News

Latest News

Imprisoning Democracy

Have your say


Newspaper


Back to index

Syrian opposition split over new prime minister

20-03-2013

DW.DE:

After agonizing debate, the Syrian opposition has agreed on a transitional prime minister. He has been tasked with building a "new Syria" in the regions controlled by the anti-government rebels.


Dozens of representatives from the Syrian National Coalition (SNC) elected Ghassan Hitto (pictured above) the new prime minister of the anti-Assad rebels on Tuesday in Istanbul, despite strong opposition to his candidacy in some quarters of the SNC.

The 50-year-old Hitto received 35 out of 49 votes. The computer expert is a naturalized American citizen who lived in the United States for decades. He faces the difficult task of building government institutions in the regions of northern and eastern Syrian under rebel control, in pre

Dozens of representatives from the Syrian National Coalition (SNC) elected Ghassan Hitto (pictured above) the new prime minister of the anti-Assad rebels on Tuesday in Istanbul, despite strong opposition to his candidacy in some quarters of the SNC.

The 50-year-old Hitto received 35 out of 49 votes. The computer expert is a naturalized American citizen who lived in the United States for decades. He faces the difficult task of building government institutions in the regions of northern and eastern Syria under rebel control, in preparation for a possible regime change in Damascus.

“He really has a lot to do,” former Syrian agricultural minister Assad Asseq Mustafa, who lost to Hitto in the vote, told DW.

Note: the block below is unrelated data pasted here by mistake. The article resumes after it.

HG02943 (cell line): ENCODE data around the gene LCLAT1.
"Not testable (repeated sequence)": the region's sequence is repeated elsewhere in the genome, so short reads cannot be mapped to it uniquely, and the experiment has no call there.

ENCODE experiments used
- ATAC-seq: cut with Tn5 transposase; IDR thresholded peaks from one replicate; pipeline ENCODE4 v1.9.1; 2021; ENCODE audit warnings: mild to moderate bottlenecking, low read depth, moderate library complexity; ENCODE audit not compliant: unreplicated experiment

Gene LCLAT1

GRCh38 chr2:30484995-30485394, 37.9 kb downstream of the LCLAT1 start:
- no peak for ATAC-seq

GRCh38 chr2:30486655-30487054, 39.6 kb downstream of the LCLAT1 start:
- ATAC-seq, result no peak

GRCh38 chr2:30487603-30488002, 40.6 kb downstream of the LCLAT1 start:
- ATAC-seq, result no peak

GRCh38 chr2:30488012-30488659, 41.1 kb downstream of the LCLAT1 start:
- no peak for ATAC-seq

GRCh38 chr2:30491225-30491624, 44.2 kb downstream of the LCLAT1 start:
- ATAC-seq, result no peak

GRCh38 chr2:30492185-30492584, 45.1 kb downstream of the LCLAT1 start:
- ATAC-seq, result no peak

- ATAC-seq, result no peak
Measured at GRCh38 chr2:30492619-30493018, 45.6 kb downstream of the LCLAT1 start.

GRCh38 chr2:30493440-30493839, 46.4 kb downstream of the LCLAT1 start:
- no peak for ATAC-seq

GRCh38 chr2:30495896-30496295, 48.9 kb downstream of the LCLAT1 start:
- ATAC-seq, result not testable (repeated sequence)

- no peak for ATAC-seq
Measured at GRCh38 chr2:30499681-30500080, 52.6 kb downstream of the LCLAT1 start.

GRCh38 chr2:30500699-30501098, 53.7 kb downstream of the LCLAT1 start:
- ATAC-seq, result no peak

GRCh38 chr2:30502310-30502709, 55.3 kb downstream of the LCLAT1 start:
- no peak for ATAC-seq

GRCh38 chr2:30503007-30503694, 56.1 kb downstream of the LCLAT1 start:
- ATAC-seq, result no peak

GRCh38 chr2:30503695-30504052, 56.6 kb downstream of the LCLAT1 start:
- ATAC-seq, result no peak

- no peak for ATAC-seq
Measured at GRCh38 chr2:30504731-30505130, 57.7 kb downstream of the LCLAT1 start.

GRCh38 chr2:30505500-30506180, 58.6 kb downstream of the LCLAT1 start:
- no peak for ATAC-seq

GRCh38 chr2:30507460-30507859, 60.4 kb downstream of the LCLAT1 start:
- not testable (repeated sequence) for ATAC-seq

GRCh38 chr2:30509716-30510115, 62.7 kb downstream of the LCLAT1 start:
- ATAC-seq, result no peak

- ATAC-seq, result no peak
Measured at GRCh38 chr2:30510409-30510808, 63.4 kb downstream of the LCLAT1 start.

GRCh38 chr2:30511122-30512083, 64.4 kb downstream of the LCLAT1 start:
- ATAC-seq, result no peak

Syrian premier with US passport

Some factions within the SNC doubt that Hitto will be able to master the problems facing the opposition. Some delegates tried to postpone the election, while others simply left the meeting before the vote occurred.

Hitto has never led a government institution, let alone in the middle of a civil war. He also has no military experience, although he is now the commander-in-chief of the armed rebel groups fighting against President Bashar Assad’s forces in Syria.

Some SNC delegates called for the vote to be postponed, while others simply left before the election

Some critics are uneasy with the fact that the Damascus-born Hitto lived in the US for decades, has an American passport and gave up a managerial position in Texas as recently as last year to devote himself to the fight against the Assad regime.

“Some people have a problem with it,” a delegate said. But in the end, Hitto – described as a pious Muslim – was able to win the vote due to the support of the powerful Muslim Brotherhood. Faruk Tayfur, a leading member of the Brotherhood, praised Hitto’s election as a “very good step.”

SNC plays down divisions

Halit Hoca, a SNC representative in Turkey, played down the internal dissent. Hoca said that for the first time in recent Syrian history, a democratic election took place. He argued that Hitto’s critics were simply having a “democratic reaction” to the vote. And according to Hoca, Hitto’s team will be made up of experienced people who have direct on-the-ground experience in Syria.

The new prime minister will need experienced advisors, since he is largely unknown within Syria. But SNC representatives emphasized that during his time in the US, Hitto regularly traveled to Syria and members of his family remain in the country. His son Obaida is currently fighting with the rebels. Nevertheless, some delegates expressed reservations about Hitto’s lack of experience.

Need to show unity